Quantcast
Environmental News for a Healthier Planet and Life

Trump Administration Announces Sweeping Proposal to Weaken Endangered Species Act

Animals
Trump Administration Announces Sweeping Proposal to Weaken Endangered Species Act
The Florida manatee is one of the animals currently listed as threatened under the Endangered Species Act. USFWS / Southeast

A week after House Republicans announced legislation intended to weaken the Endangered Species Act (ESA), the Trump administration joined the attack with a proposal environmentalists say would favor developers over vulnerable plant and animal species.


The Interior and Commerce departments, which house the U.S. Fish and Wildlife Service (FWS) and National Oceanic and Atmospheric Administration, the agencies in charge of administering the act, respectively, announced the proposal Thursday. Among other changes, it would eliminate a rule granting threatened species the same protections as endangered species and remove language telling officials not to consider the economic impacts when deciding to protect a species, The Washington Post reported.

"This is a fairly sweeping, across-the-board reduction in protections for all listed species," director of government affairs for the Center for Biological Diversity Brett Hartl told The Huffington Post. "The goal is quite clear: to basically greenlight development."

The proposed changes were not unexpected. A draft of a proposal striking the "blanket rule," the rule granting threatened and endangered species the same protections, for all future listed species was obtained by the press in April.

Thursday's announcement finalizes that draft. All currently threatened species will continue to be protected under the rule, but any new species will not and will have its protections determined on a case by case basis.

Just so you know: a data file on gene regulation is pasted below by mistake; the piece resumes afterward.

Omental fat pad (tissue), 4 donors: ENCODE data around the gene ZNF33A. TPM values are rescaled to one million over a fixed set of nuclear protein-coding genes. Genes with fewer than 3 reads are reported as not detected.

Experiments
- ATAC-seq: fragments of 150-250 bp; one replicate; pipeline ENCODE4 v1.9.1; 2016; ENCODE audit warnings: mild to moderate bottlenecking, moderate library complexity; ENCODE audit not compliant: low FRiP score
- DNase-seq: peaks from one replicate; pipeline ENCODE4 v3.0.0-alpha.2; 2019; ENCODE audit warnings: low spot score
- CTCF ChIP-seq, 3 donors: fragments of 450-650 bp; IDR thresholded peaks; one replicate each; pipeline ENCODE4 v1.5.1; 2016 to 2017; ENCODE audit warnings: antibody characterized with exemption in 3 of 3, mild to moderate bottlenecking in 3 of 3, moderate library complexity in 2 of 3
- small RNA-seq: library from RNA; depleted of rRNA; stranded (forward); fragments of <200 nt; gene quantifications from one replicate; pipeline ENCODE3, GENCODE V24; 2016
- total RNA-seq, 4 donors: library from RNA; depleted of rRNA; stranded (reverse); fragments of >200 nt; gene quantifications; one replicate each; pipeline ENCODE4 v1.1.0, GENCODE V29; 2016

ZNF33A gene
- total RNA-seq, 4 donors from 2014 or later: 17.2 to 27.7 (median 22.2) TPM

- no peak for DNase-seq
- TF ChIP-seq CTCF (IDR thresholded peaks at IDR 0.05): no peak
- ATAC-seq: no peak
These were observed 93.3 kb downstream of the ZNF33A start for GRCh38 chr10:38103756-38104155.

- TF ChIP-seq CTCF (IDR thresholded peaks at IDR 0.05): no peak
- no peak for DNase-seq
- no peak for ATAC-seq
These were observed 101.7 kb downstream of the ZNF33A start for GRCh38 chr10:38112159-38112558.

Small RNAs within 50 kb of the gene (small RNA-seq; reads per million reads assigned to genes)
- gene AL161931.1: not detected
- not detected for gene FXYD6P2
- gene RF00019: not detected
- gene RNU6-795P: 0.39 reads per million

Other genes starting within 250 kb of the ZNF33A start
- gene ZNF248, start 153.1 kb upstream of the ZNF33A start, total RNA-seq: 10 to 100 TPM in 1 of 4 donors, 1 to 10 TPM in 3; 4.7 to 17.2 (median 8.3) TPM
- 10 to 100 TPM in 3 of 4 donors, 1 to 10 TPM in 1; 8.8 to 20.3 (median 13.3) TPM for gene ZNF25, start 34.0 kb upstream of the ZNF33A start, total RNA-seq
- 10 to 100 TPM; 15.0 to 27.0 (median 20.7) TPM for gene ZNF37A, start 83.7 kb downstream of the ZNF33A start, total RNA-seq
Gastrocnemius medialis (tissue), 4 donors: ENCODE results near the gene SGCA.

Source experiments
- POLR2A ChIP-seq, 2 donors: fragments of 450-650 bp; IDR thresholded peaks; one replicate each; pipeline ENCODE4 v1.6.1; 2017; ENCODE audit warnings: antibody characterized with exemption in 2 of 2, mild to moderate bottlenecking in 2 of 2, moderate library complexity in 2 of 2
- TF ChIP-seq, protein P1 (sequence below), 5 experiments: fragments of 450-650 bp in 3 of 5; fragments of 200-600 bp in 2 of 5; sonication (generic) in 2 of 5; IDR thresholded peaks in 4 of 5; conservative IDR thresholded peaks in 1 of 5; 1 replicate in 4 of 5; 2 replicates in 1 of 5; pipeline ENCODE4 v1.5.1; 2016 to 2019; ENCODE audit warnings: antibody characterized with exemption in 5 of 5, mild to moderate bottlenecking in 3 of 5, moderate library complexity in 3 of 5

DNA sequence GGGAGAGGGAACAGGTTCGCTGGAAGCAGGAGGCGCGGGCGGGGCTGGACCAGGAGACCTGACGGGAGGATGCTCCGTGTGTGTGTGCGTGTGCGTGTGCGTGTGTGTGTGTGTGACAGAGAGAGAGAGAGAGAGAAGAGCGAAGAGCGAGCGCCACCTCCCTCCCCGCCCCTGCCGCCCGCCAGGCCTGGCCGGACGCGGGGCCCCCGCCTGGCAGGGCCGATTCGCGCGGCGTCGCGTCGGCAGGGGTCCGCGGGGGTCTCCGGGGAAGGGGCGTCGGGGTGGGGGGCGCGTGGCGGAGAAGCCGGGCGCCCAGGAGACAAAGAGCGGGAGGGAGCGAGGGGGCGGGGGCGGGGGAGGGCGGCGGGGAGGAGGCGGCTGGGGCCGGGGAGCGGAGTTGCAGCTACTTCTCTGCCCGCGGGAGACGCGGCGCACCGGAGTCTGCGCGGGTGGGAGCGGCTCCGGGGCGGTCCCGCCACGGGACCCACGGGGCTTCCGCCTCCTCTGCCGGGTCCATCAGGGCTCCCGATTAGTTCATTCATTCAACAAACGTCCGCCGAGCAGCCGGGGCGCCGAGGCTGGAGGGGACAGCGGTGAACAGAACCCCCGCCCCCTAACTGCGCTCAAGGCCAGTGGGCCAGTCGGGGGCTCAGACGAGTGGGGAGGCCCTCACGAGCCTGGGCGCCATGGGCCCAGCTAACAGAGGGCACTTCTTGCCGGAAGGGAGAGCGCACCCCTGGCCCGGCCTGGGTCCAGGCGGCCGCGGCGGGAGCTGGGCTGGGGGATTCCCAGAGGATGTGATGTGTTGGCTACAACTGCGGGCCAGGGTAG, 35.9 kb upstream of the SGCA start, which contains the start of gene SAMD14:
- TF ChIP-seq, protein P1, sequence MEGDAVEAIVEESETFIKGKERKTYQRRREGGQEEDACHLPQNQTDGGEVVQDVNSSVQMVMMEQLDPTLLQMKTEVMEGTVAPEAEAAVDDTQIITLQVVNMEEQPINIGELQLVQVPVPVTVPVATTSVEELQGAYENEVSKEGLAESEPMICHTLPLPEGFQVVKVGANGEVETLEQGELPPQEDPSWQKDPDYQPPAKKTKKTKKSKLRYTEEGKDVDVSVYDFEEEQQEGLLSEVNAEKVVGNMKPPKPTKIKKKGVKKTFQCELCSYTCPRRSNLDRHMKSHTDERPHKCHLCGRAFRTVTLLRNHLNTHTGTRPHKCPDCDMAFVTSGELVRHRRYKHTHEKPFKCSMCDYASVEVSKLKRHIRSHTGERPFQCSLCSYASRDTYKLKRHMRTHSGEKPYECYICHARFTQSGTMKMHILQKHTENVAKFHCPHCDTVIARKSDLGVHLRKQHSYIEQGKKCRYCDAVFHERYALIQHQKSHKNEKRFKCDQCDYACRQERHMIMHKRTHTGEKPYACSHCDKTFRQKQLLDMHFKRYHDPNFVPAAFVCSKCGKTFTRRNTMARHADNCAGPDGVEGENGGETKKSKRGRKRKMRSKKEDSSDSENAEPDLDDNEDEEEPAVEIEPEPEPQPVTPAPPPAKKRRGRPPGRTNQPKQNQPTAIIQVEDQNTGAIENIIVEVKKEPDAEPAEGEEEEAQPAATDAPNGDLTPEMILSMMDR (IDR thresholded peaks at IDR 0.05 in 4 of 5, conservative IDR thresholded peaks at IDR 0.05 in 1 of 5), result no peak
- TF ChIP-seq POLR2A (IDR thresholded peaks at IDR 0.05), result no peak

The proposal also strikes a requirement that government agencies consult scientists and wildlife officials before approving permits for potentially disruptive activities like gas and oil drilling, The Washington Post reported.

"Unfortunately, the sweeping changes being proposed by the Trump administration include provisions that would undercut the effectiveness of the ESA and put species at risk of extinction," President and Chief Executive of Defenders of Wildlife Jamie Rappaport Clark told The Washington Post. "The signal being sent by the Trump administration is clear: Protecting America's wildlife and wild lands is simply not on their agenda."

The proposal's proponents, meanwhile, said it was an attempt to cut back on government regulations, one of Trump's priorities.

"Some of our regulations were promulgated back in 1986, and frankly a great deal has been learned," Interior Deputy Secretary David Bernhardt told the press by phone, The Washington Post reported.

Principal Deputy Director of U.S. FWS Greg Sheehan meanwhile praised a change that would make requirements for listing and delisting a species the same.